A couple of weeks ago, a man was murdered right across the street from Steve Harrigan's house in Miami Beach. ‘‘Unsettling," the Fox News correspondent admits. So a chance to get out of town on
assignment sounded pretty good. Unfortunately, the assignment was covering Russian tanks rolling into the beleaguered nation of Georgia -- and on Friday, Harrigan found himself a target when somebody started shooting at reporters. His mile-long sprint to safety was caught on camera. ‘‘It wasn't as dramatic as facing a tank, but still, you don't run like that every day," he says by telephone from Tbilisi, the Georgian capitol.
The idea that a Miami-based correspondent has been covering a war several thousand miles away on Russia's southern border seems at least mildly counterintuitive, but Harrigan, who worked in the region 10 years and speaks the language fluently, hardly spends any time here anyway. He's always running off to some hot spot.
""It's an unusual skill set you need for these kind of stories, getting a television picture on the air in a place where there's a threat and a shortage of electricity and you have to move fast," he notes. "It's a small group of people who do it, and we tend to run into each other a lot at different spots around the world."
When violence between Russia and Georgia flared last week, he headed there right away, flying from Miami through Frankfurt and Istanbul before finally reaching Tbilisi. War coverage is always dangerous, but during the first few days, staying safe mainly was a matter of being careful not to wander into a crossfire.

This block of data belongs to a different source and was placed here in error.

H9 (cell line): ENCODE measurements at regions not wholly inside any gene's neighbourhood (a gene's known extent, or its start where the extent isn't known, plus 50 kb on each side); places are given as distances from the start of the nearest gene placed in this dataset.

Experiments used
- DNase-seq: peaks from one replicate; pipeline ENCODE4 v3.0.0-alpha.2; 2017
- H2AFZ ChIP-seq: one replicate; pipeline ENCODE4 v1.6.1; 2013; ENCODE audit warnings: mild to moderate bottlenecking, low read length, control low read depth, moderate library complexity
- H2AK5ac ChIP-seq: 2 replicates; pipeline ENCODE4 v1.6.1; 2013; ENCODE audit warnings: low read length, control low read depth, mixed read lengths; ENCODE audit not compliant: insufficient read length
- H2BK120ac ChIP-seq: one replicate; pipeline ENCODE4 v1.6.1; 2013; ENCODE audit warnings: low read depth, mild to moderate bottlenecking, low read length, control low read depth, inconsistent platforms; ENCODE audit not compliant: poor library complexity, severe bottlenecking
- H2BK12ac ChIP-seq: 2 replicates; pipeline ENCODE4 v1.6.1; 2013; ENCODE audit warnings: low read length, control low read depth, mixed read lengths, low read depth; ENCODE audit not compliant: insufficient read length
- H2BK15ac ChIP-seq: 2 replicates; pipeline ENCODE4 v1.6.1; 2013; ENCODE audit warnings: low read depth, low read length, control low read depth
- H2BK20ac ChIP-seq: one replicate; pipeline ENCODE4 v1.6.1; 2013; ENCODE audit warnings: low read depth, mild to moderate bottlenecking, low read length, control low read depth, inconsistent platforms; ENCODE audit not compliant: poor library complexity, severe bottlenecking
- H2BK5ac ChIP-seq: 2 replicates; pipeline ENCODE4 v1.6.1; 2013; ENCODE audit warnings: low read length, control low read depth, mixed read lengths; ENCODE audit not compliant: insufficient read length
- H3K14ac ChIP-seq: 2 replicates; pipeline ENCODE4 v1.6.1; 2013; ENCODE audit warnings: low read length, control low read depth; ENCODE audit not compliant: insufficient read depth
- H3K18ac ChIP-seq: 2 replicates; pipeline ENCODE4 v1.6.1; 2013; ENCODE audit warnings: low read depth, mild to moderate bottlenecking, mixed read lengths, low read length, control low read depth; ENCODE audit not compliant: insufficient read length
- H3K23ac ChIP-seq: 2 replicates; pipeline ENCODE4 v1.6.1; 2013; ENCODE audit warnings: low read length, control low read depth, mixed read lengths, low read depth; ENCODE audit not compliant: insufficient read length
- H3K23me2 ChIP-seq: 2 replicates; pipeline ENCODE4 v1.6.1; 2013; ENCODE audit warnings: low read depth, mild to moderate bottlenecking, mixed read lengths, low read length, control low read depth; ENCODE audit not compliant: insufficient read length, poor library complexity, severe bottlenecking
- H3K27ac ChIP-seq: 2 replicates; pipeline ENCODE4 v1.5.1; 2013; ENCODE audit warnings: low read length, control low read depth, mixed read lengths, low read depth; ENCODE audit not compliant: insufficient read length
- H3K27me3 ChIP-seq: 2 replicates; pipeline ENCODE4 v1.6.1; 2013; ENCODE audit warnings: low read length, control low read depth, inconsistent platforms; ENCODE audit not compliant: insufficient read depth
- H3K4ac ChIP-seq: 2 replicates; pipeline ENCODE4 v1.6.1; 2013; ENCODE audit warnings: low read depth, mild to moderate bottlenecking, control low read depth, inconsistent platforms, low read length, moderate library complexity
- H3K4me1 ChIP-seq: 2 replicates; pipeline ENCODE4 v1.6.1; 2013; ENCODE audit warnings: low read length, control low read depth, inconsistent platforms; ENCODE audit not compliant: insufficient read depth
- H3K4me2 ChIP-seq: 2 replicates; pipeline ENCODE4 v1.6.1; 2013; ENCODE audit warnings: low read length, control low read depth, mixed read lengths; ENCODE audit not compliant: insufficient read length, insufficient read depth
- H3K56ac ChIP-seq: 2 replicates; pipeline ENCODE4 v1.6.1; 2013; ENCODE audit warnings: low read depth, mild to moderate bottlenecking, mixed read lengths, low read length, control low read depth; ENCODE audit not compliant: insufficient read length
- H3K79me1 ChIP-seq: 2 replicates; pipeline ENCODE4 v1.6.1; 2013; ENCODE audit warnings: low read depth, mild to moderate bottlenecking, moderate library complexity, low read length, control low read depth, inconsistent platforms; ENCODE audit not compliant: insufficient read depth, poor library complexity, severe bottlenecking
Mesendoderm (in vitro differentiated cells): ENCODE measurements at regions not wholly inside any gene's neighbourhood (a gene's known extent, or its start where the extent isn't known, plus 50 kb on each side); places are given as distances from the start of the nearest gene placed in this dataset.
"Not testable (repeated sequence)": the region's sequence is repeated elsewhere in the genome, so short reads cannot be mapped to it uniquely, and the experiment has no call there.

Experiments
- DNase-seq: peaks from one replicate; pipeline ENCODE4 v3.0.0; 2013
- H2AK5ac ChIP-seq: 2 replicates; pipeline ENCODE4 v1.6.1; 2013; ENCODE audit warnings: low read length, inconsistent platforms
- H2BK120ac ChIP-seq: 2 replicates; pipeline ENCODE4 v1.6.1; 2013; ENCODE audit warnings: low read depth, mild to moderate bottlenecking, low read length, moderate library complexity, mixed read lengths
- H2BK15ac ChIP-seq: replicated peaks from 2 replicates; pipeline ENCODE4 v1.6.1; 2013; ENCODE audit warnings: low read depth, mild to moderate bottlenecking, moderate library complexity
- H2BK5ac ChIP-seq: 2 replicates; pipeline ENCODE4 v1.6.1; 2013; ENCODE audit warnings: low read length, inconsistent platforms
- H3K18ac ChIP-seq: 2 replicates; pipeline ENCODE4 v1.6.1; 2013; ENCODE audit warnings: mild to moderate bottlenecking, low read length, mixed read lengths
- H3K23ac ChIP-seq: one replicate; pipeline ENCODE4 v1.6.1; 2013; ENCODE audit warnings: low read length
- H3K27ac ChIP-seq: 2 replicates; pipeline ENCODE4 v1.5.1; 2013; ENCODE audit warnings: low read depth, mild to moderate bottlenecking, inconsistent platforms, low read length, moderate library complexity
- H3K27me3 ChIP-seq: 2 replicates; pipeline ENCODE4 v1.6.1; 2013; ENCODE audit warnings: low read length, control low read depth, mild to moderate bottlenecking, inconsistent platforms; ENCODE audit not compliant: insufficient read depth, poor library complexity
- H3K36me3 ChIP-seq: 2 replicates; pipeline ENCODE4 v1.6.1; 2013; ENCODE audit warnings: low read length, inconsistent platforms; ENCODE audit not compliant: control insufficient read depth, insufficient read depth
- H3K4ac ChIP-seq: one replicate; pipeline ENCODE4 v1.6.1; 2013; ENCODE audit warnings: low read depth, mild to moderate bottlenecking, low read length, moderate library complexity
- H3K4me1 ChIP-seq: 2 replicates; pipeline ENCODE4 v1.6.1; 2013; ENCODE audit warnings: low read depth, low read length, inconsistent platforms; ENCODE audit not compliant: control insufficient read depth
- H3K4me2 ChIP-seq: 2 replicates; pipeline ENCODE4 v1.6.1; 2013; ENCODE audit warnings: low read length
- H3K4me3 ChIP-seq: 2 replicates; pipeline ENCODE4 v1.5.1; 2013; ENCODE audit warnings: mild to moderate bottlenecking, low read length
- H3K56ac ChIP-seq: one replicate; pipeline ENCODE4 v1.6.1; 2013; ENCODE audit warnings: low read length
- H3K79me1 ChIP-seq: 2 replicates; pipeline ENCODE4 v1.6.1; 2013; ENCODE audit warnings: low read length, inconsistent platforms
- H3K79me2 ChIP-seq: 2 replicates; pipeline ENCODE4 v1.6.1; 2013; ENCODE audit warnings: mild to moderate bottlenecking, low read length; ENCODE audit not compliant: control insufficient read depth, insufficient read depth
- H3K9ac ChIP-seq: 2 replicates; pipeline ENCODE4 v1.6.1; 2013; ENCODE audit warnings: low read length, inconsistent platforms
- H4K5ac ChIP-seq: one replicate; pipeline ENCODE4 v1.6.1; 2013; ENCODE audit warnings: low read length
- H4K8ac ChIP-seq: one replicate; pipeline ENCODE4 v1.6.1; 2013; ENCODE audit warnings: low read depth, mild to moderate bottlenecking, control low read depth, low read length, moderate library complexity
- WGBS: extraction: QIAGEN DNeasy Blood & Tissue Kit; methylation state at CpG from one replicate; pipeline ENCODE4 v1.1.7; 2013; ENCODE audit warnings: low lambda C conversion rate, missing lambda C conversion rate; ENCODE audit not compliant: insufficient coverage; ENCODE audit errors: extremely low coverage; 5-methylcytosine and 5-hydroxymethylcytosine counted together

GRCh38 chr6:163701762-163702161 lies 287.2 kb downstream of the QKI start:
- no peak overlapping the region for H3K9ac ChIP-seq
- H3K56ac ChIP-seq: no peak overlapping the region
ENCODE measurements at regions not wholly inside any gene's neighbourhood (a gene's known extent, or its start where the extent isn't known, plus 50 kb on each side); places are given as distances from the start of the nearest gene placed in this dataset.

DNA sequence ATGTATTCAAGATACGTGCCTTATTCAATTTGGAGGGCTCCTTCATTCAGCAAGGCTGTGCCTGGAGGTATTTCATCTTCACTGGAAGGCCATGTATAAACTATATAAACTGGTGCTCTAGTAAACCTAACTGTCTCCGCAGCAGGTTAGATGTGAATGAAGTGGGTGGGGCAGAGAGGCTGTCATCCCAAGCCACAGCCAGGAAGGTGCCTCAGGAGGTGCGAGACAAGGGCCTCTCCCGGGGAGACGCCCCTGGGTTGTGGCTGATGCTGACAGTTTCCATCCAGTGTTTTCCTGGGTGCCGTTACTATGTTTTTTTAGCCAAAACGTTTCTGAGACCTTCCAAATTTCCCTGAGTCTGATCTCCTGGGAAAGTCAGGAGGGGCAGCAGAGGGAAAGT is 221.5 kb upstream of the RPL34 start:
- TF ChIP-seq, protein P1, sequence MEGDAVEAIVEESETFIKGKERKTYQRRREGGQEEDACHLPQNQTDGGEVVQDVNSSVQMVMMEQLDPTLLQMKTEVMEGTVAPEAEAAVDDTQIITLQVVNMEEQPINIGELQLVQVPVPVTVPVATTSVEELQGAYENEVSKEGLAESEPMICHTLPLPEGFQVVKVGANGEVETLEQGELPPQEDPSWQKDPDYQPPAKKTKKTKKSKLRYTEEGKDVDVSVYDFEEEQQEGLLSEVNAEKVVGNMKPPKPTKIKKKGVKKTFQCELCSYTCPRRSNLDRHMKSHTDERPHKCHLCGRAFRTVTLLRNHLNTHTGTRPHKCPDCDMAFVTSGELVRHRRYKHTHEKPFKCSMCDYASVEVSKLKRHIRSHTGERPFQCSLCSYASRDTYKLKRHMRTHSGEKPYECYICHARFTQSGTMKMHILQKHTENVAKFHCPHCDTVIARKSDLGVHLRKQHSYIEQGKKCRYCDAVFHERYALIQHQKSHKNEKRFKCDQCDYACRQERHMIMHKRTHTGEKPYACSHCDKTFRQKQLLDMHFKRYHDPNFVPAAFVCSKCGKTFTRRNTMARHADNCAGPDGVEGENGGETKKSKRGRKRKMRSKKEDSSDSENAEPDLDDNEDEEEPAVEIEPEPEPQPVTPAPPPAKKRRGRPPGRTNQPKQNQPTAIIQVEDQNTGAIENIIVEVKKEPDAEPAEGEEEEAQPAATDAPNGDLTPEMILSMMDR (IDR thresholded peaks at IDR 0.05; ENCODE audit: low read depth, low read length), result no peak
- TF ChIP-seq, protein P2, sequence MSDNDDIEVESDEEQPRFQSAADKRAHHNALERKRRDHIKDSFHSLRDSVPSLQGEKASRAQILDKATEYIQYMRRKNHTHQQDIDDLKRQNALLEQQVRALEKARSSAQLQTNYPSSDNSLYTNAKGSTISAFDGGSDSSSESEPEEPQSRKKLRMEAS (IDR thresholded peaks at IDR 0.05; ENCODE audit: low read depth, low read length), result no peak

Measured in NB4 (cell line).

But now the war-torn region of South Ossetia, the part of Georgia trying to break away to join Russia, has descended into banditry, and the level of danger for reporters has jumped significantly. The shooting Harrigan had to flee Friday wasn't political, but an apparent robbery attempt by "a great big fat guy with a giant pistol in his hand," precise affiliation unknown.
"There are a lot of irregular forces in the field now," says Harrigan. "People are waiting at checkpoints to rob journalists. They'll steal your car, your equipment, your money -- maybe even worse. There were some Turkish journalists who were attacked and it certainly looked like the gunmen were trying to kill them. You could see bullets going through the car and everything.
"And you can't expect any help from the Russian army. The Russians aren't going to do anything to save a journalist, especially a Western one."
Harrigan hesitates to make a guess where things are headed in Georgia ("Whenever I've made predictions in a war before, in Afghanistan and other places, I've been wrong") but he doesn't expect the Russian army to try to capture Tbilisi. On the other hand, he believes the attack on Georgia may signal a new and ongoing Russian bellicosity.
"There's a real fear in Russia these days, a real distaste for things that have happened since the Cold War," he says. "They believe there's an attempt by the West to surround them, through the expansion of NATO. I don't think they're withdrawing from Georgia anytime soon. There's a real chance that they country of Georgia is going to get a little bit smaller, and it's not clear that anyone can do anything about it."
For more of his analysis, along with reporting from the Russian side of the border by Fox New correspondent Dana Lewis, you can watch Russia: The Angry Giant, a special airing on Fox News at 8 p.m. Sunday.